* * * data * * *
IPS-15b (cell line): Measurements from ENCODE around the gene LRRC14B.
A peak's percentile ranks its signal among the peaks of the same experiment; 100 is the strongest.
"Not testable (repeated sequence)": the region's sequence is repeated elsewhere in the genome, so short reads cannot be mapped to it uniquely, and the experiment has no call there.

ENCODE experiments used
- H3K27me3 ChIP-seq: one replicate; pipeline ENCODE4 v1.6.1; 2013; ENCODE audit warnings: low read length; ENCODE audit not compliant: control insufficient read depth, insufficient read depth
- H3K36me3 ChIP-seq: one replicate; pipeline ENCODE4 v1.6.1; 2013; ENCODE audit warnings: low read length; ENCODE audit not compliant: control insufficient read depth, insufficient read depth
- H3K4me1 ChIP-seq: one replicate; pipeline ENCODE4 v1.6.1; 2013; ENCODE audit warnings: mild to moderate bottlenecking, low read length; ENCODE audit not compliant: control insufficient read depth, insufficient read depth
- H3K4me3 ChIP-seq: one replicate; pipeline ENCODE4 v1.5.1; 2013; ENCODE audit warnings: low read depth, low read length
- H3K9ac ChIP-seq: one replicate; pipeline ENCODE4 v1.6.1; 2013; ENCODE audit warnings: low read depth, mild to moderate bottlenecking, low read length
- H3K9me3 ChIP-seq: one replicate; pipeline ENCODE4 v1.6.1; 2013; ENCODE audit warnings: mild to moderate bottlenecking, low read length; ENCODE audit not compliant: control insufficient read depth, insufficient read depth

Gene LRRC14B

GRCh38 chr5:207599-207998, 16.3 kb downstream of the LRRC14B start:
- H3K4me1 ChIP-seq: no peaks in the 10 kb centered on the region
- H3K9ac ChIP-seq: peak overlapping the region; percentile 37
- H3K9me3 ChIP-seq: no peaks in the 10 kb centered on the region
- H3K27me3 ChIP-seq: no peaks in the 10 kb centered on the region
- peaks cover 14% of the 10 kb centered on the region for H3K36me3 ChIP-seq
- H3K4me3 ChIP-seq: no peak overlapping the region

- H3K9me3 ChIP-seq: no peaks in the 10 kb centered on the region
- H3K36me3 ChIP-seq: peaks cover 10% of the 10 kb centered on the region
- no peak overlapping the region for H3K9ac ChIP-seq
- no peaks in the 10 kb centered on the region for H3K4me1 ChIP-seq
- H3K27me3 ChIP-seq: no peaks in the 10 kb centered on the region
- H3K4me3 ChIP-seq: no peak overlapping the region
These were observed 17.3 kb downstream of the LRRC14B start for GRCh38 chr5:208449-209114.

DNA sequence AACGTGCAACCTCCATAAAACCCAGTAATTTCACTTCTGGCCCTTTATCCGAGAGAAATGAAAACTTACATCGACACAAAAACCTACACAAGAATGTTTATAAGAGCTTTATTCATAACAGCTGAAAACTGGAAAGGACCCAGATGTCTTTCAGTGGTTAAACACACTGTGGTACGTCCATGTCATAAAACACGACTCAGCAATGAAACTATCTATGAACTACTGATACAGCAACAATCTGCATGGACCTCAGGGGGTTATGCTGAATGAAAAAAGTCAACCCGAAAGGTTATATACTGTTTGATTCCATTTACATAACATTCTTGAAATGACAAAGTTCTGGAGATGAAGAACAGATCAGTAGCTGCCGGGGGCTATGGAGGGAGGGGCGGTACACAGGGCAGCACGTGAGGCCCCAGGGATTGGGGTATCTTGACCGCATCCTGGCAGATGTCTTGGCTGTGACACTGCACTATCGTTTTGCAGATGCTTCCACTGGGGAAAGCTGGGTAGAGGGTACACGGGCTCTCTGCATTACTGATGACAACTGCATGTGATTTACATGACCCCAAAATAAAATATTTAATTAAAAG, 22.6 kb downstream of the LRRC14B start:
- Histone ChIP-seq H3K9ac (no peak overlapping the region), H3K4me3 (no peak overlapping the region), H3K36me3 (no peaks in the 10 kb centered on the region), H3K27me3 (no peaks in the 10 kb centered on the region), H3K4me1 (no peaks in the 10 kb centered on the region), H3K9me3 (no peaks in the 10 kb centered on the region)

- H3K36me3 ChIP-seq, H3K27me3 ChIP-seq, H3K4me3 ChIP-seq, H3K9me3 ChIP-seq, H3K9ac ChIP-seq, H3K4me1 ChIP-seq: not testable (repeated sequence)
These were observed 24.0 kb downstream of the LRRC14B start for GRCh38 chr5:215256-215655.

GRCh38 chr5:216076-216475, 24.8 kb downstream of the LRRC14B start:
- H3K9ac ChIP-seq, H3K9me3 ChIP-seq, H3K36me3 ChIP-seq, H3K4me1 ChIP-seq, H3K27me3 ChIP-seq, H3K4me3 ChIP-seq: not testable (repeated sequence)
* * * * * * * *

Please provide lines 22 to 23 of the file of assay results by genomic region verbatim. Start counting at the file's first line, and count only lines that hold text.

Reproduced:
- no peaks in the 10 kb centered on the region for H3K4me1 ChIP-seq
- H3K27me3 ChIP-seq: no peaks in the 10 kb centered on the region